The Engage Art Contest’s Response to Current Events

Kirsten Kreiling | Faith, Reflection & Growth | June 10, 2020

Current Events and the Spiritual Battle

There’s no doubt that our world has been sent into what appears to be a tailspin in recent months. Politicians and countries at odds combined with a viral pandemic have created fear and distress. If that weren’t enough, we have been a witness to the unnecessary and terrible death of George Floyd, a man whose life was taken by one sworn to “serve and protect.” That unconscionable act became the trigger that brought longstanding anger and bitterness to the surface, allowing the devil a gaping hole through which he gladly stepped to foster chaos, destruction, and death. But God is doing what only He can do in tragic times. He is taking evil and using it for good. We are also seeing people of all ethnicities and cultures around the world come together and stand against these injustices.

As an organization that recognizes there is a Spiritual Battle raging, we believe it’s important to understand that these events are in no way separate from this battle but rather play a large role in it. When individuals or groups of any kind (nations, churches, races, cultures, families, marriages, etc.) are in conflict, the enemy is greatly pleased. He loves divisiveness and distress. 1 Peter 5:8 reminds us to “be well balanced and always alert, because your enemy, the devil, roams about incessantly, like a roaring lion looking for its prey to devour.” And Galatians 5:14-15 instructs that “the whole law comes down to this one instruction: ‘Love your neighbor as yourself,’ so why all this vicious gnawing on each other? If you are not careful, you will find you’ve eaten each other alive!”

At its core, racism in our country and our world is a sin issue. Sin causes us to be blind to injustice toward others—those who are different than us because of their race or color, socioeconomic status, upbringing, etc. Sin causes us to dig in our heels instead of listening to those who have a different experience with the intent of truly hearing them. It causes us to believe we are good and others are bad, that a particular leader or a law will bring the “heart change” required to make the real difference. Most importantly, it causes us to take our focus off the One who came to deliver us all from the strife we experience.

So what are we to do?  When David was building an army for battle, 1 Chronicles 12 lists all the groups that signed on, but it singles out the tribe of Issachar because they “understood the times” and knew what to do. This seems like a particularly important moment to “understand the times.”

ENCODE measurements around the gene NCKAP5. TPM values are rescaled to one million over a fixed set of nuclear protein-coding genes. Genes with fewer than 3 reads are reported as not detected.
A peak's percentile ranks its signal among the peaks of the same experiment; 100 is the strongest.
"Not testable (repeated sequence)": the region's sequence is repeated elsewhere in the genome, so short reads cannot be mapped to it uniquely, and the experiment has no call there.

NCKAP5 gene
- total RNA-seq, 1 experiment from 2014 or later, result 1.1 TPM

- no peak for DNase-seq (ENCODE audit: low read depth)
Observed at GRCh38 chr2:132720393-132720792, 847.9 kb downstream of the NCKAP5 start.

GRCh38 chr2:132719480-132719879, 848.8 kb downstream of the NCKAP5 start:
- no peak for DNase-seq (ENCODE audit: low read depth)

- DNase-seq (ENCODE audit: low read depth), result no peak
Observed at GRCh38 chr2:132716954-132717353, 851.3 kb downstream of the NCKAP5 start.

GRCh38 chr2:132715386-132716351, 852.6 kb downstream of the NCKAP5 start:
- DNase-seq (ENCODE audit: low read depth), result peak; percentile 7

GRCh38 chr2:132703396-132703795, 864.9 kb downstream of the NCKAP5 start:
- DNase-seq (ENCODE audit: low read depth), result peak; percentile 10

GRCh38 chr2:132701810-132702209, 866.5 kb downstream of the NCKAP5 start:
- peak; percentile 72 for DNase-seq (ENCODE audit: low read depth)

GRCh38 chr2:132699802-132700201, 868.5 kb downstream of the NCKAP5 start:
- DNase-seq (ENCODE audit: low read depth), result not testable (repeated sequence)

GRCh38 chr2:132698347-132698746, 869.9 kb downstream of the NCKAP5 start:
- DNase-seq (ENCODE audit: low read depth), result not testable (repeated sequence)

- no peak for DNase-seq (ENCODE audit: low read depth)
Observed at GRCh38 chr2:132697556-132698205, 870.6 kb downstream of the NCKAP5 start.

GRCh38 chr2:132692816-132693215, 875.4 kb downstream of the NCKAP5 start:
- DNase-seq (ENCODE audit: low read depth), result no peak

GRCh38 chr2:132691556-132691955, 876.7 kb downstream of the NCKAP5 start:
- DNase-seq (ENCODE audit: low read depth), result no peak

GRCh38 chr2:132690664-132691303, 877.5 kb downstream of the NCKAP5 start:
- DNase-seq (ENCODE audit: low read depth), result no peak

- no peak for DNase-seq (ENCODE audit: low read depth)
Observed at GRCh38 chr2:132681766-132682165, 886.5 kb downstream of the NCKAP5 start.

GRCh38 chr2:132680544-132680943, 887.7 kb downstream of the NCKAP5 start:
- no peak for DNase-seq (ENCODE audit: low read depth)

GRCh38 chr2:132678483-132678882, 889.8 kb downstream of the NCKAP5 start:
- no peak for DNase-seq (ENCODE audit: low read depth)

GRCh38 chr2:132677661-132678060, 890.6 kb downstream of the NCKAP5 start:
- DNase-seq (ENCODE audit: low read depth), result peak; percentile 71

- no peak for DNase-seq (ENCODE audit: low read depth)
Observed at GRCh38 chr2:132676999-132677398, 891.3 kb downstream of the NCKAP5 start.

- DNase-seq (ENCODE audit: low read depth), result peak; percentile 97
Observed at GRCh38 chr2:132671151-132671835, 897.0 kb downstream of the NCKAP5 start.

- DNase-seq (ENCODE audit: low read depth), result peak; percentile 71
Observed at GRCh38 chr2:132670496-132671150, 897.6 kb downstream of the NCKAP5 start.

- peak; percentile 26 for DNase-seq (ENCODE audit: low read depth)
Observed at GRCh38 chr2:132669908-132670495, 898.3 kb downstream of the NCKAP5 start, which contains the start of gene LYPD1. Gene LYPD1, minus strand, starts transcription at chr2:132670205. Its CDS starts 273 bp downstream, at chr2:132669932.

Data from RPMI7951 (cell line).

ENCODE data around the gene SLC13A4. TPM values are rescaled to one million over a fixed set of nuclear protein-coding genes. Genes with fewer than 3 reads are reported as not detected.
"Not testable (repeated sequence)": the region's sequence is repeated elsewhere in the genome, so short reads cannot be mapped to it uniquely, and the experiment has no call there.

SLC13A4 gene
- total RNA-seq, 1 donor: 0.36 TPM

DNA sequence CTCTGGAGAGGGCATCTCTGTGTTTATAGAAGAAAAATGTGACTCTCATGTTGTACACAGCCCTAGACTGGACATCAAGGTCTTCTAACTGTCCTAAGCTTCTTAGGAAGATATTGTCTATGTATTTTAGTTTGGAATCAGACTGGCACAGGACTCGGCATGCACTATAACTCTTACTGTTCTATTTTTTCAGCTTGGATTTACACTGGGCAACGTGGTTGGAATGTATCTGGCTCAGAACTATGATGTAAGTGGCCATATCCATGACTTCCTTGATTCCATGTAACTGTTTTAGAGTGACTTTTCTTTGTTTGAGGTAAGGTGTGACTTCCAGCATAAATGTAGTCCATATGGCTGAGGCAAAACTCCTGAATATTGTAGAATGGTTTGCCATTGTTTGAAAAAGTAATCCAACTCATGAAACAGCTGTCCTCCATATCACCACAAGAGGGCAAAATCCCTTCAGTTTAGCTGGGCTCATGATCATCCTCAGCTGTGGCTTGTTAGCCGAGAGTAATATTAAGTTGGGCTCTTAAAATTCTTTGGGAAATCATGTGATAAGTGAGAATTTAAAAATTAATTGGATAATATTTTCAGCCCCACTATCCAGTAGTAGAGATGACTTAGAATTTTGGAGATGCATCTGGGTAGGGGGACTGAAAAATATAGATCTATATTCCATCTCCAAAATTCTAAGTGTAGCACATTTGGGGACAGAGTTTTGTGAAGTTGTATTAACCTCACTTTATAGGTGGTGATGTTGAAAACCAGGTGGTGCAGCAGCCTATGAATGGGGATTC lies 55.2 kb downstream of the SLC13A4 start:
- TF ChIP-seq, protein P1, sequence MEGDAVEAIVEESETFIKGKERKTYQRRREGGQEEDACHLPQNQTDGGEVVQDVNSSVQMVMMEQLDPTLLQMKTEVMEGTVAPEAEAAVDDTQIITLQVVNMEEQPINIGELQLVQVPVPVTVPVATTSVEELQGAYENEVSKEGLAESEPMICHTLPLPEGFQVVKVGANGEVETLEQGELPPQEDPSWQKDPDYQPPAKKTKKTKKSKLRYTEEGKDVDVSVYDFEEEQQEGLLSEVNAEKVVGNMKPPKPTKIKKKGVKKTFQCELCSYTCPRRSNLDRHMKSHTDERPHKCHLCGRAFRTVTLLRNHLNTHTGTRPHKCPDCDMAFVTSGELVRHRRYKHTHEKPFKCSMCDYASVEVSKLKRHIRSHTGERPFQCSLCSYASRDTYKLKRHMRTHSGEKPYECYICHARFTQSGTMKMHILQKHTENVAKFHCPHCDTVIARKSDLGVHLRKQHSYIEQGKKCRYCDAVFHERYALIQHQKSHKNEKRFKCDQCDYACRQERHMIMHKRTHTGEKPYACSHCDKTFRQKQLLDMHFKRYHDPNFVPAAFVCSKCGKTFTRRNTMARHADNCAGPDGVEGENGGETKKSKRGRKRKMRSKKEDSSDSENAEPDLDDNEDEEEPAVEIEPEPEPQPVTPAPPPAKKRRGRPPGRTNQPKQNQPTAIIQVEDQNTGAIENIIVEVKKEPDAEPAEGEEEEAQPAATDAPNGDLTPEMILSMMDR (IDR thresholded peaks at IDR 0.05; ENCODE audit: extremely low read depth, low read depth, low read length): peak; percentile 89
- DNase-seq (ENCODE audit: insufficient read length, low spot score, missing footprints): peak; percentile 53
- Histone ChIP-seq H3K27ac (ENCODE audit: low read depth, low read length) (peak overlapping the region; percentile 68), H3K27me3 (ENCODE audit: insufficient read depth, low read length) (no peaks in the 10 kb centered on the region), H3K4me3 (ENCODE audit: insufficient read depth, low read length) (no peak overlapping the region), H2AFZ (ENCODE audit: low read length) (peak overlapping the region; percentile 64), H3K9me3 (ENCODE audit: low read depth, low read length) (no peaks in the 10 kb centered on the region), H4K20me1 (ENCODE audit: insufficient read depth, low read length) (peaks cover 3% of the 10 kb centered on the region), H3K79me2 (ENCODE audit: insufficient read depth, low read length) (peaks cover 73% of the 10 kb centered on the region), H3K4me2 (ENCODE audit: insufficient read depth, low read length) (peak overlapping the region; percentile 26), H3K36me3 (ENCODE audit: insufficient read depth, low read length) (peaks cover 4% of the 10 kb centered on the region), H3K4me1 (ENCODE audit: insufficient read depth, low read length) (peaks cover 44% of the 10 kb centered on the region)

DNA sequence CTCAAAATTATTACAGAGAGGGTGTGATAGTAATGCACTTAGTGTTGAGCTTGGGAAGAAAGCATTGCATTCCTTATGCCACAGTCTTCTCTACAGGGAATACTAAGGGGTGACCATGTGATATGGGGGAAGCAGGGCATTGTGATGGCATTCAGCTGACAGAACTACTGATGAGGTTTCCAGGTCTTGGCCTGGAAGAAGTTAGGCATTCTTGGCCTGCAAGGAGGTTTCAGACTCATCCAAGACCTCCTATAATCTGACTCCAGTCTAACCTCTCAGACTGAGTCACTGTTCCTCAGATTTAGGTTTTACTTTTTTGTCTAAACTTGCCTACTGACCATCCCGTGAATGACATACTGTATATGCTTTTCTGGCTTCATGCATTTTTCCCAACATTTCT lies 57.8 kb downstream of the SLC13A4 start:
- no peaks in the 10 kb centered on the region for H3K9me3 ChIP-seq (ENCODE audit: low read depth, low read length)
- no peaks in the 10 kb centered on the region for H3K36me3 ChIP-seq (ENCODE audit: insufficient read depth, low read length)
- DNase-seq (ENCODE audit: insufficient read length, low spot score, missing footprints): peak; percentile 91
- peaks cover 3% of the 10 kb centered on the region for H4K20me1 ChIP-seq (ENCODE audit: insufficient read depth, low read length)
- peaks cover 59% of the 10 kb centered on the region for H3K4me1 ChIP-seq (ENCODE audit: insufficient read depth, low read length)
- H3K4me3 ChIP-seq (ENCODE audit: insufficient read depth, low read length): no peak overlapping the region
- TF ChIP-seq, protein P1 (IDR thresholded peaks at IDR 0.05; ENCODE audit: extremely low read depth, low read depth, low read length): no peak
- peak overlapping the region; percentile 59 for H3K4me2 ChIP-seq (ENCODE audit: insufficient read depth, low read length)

Here are a few fundamental things we must do:

First, we must pray. James 5:16 says “Therefore, confess your sins to one another [your false steps and your offenses], and pray for one another, that you may be healed and restored. The heartfelt and persistent prayer of a righteous man (believer) can accomplish much [when put into action and made effective by God–it is dynamic and can have tremendous power].”

Second, we must engage Scripture. The Scriptures were given to us as a manual for life and we must know what’s in them in order to live by their wisdom and guidance. In 2 Chronicles 7:13-14, the Lord gave explicit instructions on how to heal a hurting land: “If I close up the heavens and their rain and send any of the disasters you described–drought, locusts, pestilence–to ravish the land and people; and My people (who are known by My name) humbly pray, follow My commandments, abandon any actions or thoughts that might lead to further sinning, then I shall hear their prayers from My house in heaven, I shall forgive their sins, and I shall save their land from the disasters.”

Third, we must love. The Rev. Dr. Martin Luther King, Jr., taught that “Darkness cannot drive out darkness; only light can do that. Hate cannot drive out hate; only love can do that.”  To really love, we need to follow Jesus’ Great Commandment: “Love the Eternal One your God with all your heart and all your soul and all your mind. This is the first and greatest commandment. And the second is nearly as important, ‘Love your neighbor as yourself.’  The rest of the law, and all the teachings of the prophets, are but variations on these themes.” Matthew 22:37-40

Loving God teaches us to love our neighbors. How do we do that, as a practical matter? As this letter began, we must listen to others with the intent of truly hearing. Hear the concerns, hurt and pain of our brothers and sisters, and then comfort and help them. I Corinthians is clear that there should be “no division” in the body of Christ, “that its parts should have equal concern for each other. If one part suffers, every part suffers with it; if one part is honored, every part rejoices with it.” 

We at Engage Art are brokenhearted for and pray with our brothers and sisters who have been injured, physically and emotionally, in the past and are currently hurting and perhaps feeling helpless or hopeless. God is the hope for all of us. Let us come together under His merciful and loving umbrella in this time of suffering. We want you to know we at Engage Art love you regardless of race or color and we are committed to listening and learning and trying to do our part to heal our land and bring reconciliation. Take a listen HERE to our Technical Manager, Brandon Stubbs. He encapsulates beautifully what’s happening and points us back to the only One who can ultimately bring the healing and reconciliation we all so greatly desire.


The Engage Art Team

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